4. “Oh Ye of Little Faith – Doubting Thomas”

    This was originally published in Our Sunday Visitor as a reflection upon the readings for the Octave of Easter (Divine Mercy Sunday), liturgical cycle B Acts 4: 32-45; Ps 118:2-24; I Jn 5:1-6; Jn 20:19-31). It is reproduced here with the permission of the author.

  5. Doubt is one thing that I believe is woven into faith… doubt that pushes us to reach, and to believe, to pray as though God IS present and that he IS who he says he is. Doubt in my life has been the opportunity to SEE because I am looking, and I am looking to find and to see the presence of God. Thomas I see in this way… he looked with the intention of seeing his Lord, and that desire was granted in full.

    Does this happen today, I think it does. When I look, believing it until I see it, then I see it because my eyes are open and looking. I am searching my life for an experience as striking as the Suburban, but it has been more subtle for me. At the point of deep conversion I became willing to ask, “Where is God in this” related to every life experience, where are you Jesus… and all I can say is that when I LOOK with desire to find, when I ASK Him to show himself, when I KNOW that he will be revealed in what is good inside of the darkness, when I UNDERSTAND that God reveals himself after not before I become open to see… then there is never a time when my doubtful response, “Where are you in this, Lord” fails to bring him into view.

    Are we asked to believe without seeing? Yes. Waiting for God to prove his existence has never borne fruit for me… I have needed to take the step into the river of doubt first. When I did that fully, the immensity of his presence dropped me into a conversion so broad and deep that my life no longer resembled itself. So… maybe that is just how our Lord works, believe in me, and then you will see, the scales will fall, the curtain will be opened, eyes to see and ears to hear.. and if this is true, then it simply will not ever work another way than that. No matter, God does it in his wisdom, not ours… thankfully. Hang in there John… doubt can create faith, sent in the right direction. Blessings…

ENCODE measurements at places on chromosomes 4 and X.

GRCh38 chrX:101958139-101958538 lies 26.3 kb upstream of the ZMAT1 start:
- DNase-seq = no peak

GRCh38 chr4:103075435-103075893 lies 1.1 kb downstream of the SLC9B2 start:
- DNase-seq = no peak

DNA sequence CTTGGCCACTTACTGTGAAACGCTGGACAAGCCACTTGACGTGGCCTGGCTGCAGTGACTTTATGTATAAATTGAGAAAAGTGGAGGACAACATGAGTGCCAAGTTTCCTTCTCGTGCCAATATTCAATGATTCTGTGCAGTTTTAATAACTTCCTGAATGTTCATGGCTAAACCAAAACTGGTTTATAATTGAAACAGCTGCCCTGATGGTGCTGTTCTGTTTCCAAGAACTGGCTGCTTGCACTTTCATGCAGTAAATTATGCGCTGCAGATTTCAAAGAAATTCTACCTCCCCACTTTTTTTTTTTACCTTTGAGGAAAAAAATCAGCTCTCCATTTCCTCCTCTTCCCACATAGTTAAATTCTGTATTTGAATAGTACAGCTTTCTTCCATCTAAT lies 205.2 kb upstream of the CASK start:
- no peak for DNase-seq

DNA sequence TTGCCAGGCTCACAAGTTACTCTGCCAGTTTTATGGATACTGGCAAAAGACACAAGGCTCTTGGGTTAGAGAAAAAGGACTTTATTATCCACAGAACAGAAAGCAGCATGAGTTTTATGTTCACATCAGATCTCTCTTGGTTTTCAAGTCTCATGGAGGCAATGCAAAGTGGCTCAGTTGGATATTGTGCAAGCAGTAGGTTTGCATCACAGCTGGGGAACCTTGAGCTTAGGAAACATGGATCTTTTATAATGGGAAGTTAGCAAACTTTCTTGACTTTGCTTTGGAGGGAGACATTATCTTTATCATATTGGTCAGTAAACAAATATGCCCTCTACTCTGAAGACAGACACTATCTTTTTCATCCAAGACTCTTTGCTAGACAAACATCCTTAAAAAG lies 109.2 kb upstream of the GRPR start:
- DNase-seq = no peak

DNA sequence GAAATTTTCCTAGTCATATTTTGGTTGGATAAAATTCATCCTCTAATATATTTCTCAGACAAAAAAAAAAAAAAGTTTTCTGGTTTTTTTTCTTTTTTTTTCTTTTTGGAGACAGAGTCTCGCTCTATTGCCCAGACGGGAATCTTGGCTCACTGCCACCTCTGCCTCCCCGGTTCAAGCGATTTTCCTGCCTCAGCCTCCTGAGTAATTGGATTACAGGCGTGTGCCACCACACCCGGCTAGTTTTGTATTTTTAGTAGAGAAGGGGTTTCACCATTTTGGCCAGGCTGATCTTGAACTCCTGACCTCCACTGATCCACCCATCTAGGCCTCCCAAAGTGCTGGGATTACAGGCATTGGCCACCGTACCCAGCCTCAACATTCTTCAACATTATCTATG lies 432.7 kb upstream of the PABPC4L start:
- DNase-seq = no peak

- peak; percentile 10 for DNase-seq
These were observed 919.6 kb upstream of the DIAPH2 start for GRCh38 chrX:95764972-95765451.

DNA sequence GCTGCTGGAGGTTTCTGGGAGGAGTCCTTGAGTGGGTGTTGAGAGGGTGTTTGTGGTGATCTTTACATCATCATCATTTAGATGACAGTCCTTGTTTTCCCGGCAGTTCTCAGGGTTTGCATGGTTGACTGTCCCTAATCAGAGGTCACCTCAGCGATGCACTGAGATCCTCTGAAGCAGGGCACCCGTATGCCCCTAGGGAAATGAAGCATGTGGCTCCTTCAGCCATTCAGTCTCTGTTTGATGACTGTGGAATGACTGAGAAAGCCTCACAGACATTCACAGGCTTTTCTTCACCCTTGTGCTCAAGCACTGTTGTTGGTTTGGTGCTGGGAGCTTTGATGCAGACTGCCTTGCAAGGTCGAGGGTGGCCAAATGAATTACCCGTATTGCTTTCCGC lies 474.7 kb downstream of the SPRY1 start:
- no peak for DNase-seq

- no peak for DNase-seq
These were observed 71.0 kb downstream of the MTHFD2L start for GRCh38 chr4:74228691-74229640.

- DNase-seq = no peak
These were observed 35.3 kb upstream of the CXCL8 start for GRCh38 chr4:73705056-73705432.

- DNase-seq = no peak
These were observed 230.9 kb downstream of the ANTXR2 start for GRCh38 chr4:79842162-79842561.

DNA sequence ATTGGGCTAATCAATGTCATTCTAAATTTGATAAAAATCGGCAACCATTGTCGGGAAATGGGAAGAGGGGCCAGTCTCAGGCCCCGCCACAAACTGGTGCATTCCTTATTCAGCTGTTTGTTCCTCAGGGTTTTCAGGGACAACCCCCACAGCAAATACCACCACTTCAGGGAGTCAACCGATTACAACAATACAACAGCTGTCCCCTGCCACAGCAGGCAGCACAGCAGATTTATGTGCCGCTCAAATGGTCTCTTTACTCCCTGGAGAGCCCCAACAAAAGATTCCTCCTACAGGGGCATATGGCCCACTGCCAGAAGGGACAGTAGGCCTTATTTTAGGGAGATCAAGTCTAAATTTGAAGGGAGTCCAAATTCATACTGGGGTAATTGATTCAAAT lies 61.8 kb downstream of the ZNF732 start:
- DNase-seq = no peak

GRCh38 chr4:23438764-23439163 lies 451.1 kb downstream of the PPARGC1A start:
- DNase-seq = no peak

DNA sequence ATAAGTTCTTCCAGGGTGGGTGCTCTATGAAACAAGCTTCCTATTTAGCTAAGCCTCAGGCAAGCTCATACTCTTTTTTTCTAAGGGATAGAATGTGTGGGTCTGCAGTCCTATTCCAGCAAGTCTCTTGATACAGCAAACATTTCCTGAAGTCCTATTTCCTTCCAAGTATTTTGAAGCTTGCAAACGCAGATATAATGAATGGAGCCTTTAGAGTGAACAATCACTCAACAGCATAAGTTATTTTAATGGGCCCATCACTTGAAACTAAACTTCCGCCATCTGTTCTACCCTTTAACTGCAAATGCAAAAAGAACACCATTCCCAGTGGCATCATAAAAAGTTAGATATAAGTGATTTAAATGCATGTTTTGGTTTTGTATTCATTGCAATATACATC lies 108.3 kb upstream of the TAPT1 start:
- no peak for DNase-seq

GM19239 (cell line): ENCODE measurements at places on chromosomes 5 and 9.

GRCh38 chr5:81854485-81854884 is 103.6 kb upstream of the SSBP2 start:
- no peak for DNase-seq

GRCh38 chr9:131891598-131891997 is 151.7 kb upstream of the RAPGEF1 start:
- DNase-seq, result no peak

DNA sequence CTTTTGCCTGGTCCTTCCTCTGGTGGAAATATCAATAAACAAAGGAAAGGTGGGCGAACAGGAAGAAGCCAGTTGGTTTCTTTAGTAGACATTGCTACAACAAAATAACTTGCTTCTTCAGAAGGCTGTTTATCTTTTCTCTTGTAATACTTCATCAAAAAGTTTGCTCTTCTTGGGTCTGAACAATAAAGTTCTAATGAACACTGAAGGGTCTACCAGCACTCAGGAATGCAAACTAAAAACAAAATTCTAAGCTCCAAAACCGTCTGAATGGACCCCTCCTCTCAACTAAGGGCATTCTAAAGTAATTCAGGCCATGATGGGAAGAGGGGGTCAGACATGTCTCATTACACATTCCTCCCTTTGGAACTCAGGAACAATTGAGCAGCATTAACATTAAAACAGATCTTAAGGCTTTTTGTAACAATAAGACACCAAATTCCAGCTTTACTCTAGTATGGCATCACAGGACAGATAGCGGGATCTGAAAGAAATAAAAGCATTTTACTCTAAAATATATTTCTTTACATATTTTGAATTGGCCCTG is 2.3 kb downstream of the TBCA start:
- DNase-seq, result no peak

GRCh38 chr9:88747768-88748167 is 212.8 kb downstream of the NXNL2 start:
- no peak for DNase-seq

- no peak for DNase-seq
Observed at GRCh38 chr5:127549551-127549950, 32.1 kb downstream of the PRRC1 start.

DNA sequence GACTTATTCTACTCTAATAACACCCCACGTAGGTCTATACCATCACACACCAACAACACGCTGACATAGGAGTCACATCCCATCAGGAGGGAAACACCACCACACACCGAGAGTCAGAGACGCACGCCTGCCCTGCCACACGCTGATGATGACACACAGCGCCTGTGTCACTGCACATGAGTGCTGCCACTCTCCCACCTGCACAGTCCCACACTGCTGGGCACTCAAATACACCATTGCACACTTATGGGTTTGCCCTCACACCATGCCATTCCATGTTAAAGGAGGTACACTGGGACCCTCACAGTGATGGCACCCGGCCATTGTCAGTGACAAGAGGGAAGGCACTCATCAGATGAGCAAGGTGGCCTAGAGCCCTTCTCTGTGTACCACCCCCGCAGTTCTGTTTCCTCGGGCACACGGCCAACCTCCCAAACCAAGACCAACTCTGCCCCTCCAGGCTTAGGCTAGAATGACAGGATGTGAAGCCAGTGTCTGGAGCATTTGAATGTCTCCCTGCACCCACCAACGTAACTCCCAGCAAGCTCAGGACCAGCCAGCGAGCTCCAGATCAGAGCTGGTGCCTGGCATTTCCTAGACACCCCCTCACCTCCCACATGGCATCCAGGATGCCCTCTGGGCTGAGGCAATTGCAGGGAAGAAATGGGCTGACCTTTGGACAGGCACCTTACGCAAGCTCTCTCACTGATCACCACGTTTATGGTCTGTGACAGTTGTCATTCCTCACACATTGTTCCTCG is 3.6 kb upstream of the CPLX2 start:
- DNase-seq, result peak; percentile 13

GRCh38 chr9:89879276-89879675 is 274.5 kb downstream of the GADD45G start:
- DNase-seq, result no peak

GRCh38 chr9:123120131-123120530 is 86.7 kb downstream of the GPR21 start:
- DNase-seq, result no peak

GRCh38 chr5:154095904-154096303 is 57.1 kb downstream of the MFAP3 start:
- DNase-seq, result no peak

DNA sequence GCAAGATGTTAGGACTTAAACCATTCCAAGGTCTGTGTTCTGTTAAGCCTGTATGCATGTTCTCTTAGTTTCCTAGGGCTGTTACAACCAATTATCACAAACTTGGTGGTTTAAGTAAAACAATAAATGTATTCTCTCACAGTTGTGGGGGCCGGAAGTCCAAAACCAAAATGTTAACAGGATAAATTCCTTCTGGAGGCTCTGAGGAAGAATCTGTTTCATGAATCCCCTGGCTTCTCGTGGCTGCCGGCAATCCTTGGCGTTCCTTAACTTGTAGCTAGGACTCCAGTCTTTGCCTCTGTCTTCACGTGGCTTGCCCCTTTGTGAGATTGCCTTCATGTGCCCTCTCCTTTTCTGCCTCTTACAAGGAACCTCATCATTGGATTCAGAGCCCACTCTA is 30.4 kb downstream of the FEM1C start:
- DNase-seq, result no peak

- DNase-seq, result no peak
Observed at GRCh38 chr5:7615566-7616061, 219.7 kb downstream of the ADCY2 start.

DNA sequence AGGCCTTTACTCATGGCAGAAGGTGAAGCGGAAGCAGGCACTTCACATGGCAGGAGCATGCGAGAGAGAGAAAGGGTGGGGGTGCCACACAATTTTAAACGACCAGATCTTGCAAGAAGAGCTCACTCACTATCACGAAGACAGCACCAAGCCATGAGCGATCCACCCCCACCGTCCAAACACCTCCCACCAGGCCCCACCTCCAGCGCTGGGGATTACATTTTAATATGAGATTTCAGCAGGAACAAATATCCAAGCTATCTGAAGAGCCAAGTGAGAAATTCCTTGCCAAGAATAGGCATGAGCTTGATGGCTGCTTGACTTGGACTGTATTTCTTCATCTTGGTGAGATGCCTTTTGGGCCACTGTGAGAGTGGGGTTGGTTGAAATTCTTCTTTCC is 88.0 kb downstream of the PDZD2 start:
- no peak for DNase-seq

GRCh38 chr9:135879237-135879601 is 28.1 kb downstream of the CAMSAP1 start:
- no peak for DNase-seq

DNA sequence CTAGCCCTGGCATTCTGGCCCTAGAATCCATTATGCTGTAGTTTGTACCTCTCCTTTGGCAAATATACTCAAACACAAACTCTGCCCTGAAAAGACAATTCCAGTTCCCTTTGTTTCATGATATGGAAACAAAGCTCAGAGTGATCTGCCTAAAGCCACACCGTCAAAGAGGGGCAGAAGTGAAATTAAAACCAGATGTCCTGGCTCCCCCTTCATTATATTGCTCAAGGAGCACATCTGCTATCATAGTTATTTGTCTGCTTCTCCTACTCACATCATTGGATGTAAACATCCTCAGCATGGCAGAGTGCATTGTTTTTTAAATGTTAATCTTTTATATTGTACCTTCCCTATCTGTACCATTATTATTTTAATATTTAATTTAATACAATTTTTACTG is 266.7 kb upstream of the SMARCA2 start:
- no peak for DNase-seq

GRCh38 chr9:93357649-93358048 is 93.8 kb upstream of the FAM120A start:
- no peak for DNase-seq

6. John, the program of recovery defines “insanity” as “Do the same thing over and over and expecting a different result each time.” Maybe you might want to consider trying something different this time….like what I wrote about; “You won’t see it until you believe it.” Love ya John 🙂

  7. John S says:

    This has always been my problem, an apostle, a disciple of Jesus, requested proof of the resurrection..and received it. This was also a man who knew him personally and presumably witnessed many miracles performed by him too. Yet we are asked to believe with no proof whatsoever. Makes no sense.

  8. I always felt that St. Thomas (a.k.a. Didymus and nick-named “The Twin”) got a bum rap as the so-called “Doubting Thomas.” Few remember that he was the ONE AND ONLY APOSTLE to say to his fellow disciples, “Let us also go with Him too (back to Jerusalem on Palm Sunday) that we may die with Him — [so that we may rise up with Him.]” (John 11:16.) Courageous Thomas, as I prefer to call him, was not afraid to stand up against those “sons of satan” (John 8:44.) as Jesus called those Jews who were out to kill The Messiah for “blasphemy”: (The corrupt Temple leaders, the Pharisees, Sadducees and Scribes, etc.)